Adaptive navigation support techniques can be classified in several groups according to the way they adapt presentation of links (Brusilovsky, 1996): direct guidance, sorting, hiding, and annotation. These will be briefly described.
Direct guidance can be applied in any system which can decide what is the next "best" node for the user to visit according user's goal and other parameters represented in the user model. ELM-ART (Schwarz, Brusilovsky, and Weber, 1996) is an example of an adaptive system implemented on the WWW that uses this technique. ELM-ART [HREF6] generates an additional dynamic link (called "next") connected to the next most relevant node to visit. Direct guidance has been criticised for being "too directive" as it provides almost no support for users who would like make their own choice rather than follow the system's suggestion.
In adaptive ordering technology all the links of a particular page are sorted according to the user-model using some easily recognisable means of conveying this to the user, such as having the more relevant links closer to the top (Hohl, Bocker, and Gunzenhauser, 1996). This technology exists within ELM-ART and Interbook. Adaptive ordering has a limited applicability: it can be used with non-contextual links, but it cannot be used for indexes and content pages (which usually have a stable order of links), and can never be used with contextual links and maps.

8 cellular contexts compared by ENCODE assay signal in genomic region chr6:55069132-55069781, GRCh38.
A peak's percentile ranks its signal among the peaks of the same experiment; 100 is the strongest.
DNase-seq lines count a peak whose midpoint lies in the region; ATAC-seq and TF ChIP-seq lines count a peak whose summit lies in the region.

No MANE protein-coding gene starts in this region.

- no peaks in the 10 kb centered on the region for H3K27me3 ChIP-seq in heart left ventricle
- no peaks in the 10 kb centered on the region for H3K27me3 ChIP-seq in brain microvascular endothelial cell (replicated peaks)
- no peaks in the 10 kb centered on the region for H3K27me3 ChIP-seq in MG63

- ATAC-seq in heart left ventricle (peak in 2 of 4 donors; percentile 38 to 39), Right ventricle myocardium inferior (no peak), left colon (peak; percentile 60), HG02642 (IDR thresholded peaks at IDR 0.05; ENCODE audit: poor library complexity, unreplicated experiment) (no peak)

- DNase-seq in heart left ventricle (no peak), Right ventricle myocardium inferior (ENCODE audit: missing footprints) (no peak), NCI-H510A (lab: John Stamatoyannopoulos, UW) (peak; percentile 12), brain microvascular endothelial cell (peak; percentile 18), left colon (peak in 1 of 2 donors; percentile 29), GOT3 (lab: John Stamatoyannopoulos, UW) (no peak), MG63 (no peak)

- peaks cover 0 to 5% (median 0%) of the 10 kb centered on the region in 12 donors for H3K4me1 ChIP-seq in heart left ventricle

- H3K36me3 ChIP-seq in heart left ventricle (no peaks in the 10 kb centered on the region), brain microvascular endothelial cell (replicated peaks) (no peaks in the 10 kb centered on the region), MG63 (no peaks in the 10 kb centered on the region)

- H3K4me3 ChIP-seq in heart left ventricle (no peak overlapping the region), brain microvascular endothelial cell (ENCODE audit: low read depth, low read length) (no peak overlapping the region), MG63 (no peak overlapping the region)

Hiding is an annotation technology which restricts the navigation space by hiding links to irrelevant pages. A page can be considered as irrelevant for several reasons: for example, if it is not related to the user's current goal (Brusilovsky, and Pesin, 1994; Vassileva, 1996) or if it presents materials which the user is not yet prepared to understand (Brusilovsky and Pesin, 1994; Perez, Gutierrez, and Lopisteguy, 1995).